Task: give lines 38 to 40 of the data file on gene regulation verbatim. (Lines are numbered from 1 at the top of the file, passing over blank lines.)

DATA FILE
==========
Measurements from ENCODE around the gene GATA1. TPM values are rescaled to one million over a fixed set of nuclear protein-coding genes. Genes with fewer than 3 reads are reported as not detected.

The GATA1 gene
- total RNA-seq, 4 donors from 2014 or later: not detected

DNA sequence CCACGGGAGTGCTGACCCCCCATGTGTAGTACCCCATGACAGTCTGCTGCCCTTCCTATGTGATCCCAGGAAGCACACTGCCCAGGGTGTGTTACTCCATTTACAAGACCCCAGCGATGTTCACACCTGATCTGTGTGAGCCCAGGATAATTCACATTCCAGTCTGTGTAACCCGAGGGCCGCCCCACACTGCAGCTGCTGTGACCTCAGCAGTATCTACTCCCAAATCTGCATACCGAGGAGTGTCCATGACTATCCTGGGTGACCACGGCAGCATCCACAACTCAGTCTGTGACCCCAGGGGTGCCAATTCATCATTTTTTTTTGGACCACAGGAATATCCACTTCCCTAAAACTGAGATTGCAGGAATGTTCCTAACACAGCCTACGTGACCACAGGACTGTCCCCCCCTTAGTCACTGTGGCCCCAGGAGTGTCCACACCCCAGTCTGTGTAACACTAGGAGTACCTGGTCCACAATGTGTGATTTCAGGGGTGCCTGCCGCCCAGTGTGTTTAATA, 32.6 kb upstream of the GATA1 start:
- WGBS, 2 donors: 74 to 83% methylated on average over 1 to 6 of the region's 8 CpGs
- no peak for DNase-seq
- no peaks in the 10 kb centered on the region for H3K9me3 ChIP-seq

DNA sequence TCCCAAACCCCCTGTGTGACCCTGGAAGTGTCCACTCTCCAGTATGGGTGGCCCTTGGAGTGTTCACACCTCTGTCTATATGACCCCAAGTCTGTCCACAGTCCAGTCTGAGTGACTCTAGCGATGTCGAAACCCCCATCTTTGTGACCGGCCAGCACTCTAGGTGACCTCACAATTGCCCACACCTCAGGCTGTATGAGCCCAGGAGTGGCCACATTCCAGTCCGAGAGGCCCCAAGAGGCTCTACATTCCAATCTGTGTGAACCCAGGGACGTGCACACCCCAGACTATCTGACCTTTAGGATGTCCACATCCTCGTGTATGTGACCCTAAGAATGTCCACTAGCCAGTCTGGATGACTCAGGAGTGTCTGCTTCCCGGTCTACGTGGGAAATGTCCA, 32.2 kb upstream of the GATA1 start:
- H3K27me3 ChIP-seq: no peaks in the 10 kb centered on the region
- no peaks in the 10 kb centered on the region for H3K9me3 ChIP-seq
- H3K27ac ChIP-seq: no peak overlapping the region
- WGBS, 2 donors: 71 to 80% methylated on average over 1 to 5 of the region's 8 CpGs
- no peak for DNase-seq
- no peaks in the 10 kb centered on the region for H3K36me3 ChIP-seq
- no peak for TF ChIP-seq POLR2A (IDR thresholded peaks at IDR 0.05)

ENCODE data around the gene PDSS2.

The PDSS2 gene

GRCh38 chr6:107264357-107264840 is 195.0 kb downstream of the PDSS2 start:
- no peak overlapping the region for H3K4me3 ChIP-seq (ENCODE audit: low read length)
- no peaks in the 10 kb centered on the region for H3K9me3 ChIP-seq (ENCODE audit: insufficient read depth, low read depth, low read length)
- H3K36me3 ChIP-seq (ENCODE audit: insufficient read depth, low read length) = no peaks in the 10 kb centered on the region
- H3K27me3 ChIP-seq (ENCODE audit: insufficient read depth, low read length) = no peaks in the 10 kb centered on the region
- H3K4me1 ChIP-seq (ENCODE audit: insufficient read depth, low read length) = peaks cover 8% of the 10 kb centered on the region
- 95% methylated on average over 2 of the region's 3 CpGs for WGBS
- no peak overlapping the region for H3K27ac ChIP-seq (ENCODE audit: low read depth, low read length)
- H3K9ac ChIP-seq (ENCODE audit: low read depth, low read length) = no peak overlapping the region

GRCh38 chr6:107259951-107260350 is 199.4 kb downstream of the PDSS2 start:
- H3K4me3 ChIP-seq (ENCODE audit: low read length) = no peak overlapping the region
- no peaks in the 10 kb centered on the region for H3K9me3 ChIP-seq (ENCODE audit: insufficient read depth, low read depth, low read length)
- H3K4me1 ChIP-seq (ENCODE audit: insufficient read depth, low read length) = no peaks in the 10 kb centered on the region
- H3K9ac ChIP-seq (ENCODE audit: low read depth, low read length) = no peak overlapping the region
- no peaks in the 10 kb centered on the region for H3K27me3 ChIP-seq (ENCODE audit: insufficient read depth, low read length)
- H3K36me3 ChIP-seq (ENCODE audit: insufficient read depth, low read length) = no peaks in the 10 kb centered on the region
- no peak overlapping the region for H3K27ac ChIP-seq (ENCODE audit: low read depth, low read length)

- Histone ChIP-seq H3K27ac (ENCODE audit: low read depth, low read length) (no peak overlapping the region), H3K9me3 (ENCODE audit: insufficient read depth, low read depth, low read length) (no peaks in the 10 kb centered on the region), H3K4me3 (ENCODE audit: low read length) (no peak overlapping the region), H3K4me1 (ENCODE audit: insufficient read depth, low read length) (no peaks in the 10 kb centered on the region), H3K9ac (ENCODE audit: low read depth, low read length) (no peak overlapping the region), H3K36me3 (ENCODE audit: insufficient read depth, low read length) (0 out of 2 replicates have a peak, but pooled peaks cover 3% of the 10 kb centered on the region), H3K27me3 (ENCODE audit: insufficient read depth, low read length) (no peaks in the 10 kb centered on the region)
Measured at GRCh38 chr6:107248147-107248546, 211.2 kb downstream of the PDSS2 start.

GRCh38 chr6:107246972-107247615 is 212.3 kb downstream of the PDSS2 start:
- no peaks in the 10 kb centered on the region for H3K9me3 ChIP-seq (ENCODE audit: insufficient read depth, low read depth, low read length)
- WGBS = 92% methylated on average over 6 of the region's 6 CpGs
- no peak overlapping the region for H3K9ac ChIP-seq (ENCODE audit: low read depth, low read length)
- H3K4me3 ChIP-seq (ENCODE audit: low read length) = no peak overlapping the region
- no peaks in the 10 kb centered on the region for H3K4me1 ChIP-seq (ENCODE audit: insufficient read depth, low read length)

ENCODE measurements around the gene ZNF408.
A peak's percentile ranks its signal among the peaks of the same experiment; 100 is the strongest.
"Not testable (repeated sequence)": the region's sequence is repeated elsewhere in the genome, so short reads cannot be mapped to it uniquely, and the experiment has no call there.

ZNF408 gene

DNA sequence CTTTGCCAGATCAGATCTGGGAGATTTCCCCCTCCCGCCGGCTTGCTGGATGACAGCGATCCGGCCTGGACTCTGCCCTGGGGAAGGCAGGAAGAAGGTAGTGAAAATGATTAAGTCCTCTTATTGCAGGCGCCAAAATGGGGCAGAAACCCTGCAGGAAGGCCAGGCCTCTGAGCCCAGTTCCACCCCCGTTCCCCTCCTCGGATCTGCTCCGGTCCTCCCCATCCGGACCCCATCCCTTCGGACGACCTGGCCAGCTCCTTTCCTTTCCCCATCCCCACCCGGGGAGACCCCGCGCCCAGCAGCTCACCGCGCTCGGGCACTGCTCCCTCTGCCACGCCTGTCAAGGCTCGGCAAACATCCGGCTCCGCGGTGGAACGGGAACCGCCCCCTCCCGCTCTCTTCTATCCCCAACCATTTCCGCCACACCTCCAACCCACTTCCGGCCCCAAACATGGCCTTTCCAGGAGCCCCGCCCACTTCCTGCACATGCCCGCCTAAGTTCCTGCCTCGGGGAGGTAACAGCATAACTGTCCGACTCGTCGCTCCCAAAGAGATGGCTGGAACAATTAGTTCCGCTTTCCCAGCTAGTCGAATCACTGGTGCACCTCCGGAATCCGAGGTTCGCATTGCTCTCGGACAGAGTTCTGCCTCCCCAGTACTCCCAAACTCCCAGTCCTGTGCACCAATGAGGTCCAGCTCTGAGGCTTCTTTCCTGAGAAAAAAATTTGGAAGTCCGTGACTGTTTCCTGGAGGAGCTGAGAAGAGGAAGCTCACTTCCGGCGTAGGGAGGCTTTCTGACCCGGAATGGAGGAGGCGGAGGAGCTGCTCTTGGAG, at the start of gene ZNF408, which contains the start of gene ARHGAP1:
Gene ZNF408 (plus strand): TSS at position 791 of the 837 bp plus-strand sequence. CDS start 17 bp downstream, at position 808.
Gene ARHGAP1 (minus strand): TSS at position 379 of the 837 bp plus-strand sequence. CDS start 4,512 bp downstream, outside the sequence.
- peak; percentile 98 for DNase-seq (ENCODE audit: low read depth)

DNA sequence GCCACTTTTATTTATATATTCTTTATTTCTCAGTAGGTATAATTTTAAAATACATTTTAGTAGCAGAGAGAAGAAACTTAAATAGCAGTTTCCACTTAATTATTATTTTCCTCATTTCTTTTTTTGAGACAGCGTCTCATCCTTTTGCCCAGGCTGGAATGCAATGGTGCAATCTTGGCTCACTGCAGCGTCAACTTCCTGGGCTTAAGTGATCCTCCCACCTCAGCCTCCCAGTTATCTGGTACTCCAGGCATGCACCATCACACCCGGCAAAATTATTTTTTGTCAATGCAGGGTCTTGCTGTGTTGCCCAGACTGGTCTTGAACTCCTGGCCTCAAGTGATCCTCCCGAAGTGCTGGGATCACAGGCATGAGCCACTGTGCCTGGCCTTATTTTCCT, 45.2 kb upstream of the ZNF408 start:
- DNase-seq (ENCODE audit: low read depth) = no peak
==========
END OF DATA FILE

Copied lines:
- no peaks in the 10 kb centered on the region for H3K9me3 ChIP-seq (ENCODE audit: insufficient read depth, low read depth, low read length)
- WGBS = 92% methylated on average over 6 of the region's 6 CpGs
- no peak overlapping the region for H3K9ac ChIP-seq (ENCODE audit: low read depth, low read length)